The Red Queen’s Daughter by Jacqueline Kolosov

Synopsis:
The orphaned daughter of Henry VII’s widow Katherine Parr finds herself at court, ostensibly as a lady-in-waiting but in reality to serve Queen Elizabeth as a white magician.

Review:
The Red Queen’s Daughter is one of the last of the galleys I picked up at Book Expo this year. I don’t read a lot of historical fiction but I was intrigued by the magical aspect to the story. The book has a good balance of historical detail (divorced, beheaded, died, divorced, beheaded, survived–anybody remember that) alongside a “training” type story as Mary learns to harness the powers inherent within ordinary objects. She does this by considering how an object can be a metaphor or symbol for something else, and the beauty Kolosov gives to the mundane belies her alter ego as a poet.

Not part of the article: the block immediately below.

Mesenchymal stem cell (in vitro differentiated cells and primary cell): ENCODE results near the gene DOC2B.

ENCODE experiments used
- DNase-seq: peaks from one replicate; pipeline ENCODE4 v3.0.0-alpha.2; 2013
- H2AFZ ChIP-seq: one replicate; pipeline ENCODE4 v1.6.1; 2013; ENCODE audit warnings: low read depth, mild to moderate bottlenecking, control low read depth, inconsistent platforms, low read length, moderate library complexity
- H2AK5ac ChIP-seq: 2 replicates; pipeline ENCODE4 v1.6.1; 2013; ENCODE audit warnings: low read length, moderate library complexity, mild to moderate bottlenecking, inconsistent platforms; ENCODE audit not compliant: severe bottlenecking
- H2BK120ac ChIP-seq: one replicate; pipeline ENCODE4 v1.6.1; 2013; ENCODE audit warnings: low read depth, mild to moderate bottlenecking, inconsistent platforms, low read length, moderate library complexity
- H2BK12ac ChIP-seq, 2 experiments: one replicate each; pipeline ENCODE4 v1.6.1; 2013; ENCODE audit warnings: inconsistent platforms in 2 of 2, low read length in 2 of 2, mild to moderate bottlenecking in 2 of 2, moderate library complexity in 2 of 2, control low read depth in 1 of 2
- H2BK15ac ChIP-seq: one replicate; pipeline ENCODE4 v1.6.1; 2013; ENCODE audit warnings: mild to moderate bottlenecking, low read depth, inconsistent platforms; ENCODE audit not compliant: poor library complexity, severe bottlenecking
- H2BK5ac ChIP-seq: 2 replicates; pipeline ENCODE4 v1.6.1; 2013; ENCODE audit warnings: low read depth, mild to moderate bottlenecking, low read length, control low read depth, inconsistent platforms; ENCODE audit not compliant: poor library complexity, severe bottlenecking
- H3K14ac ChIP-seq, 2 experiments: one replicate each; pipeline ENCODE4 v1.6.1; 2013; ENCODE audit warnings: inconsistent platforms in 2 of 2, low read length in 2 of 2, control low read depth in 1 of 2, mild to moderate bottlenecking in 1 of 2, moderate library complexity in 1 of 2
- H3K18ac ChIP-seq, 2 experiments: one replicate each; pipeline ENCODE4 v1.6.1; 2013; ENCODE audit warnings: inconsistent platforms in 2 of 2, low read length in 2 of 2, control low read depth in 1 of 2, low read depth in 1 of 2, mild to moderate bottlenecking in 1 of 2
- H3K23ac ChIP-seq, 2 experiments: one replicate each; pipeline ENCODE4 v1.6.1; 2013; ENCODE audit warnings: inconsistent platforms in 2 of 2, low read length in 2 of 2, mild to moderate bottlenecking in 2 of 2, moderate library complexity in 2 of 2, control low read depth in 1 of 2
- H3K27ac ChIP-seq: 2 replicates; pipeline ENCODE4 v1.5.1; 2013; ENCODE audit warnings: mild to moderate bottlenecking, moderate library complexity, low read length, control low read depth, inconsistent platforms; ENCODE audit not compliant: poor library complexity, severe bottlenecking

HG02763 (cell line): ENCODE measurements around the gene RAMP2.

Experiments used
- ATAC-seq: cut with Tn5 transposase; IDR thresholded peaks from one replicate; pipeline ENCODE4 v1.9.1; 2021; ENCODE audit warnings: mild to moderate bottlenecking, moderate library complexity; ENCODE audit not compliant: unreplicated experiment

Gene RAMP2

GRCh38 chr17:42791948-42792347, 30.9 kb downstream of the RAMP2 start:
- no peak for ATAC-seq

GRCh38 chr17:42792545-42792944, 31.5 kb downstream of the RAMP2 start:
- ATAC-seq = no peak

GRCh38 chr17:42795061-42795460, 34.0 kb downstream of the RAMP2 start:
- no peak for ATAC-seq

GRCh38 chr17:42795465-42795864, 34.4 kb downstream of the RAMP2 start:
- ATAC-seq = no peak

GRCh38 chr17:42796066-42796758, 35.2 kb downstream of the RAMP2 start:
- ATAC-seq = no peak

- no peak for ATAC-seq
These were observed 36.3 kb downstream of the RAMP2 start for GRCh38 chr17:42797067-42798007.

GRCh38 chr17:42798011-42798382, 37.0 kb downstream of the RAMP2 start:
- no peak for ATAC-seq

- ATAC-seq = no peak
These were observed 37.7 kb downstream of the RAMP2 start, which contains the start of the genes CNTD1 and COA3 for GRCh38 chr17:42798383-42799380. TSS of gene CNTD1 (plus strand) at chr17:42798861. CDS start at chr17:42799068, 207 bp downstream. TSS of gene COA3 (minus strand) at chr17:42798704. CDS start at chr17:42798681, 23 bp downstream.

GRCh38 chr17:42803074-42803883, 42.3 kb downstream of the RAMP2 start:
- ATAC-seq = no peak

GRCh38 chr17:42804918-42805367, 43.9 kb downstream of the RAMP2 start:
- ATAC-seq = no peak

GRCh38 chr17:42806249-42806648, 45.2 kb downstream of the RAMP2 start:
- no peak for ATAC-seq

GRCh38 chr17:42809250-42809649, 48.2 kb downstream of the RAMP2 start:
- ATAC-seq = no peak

If you enjoy books like Maria Snyder’s Poison Study series, this is a good one to pick up when it comes out on October 2nd.

6 thoughts on “The Red Queen’s Daughter by Jacqueline Kolosov”

  1. Is this due for publication in the UK do you know? Celia Rees apart, we have precious little historical fiction for YA and this sounds interesting.

  2. Well, in my case I think the problem’s purely psychological. I’ve been a history-phobe since grade school. I like to explain how cruddy my history teachers were by relating the tale of the one who told us that the dinosaurs lived 10 billion years ago; I positively itched to ask him what they were doing in the 5 billion years before the Earth formed—riding around in spaceships?

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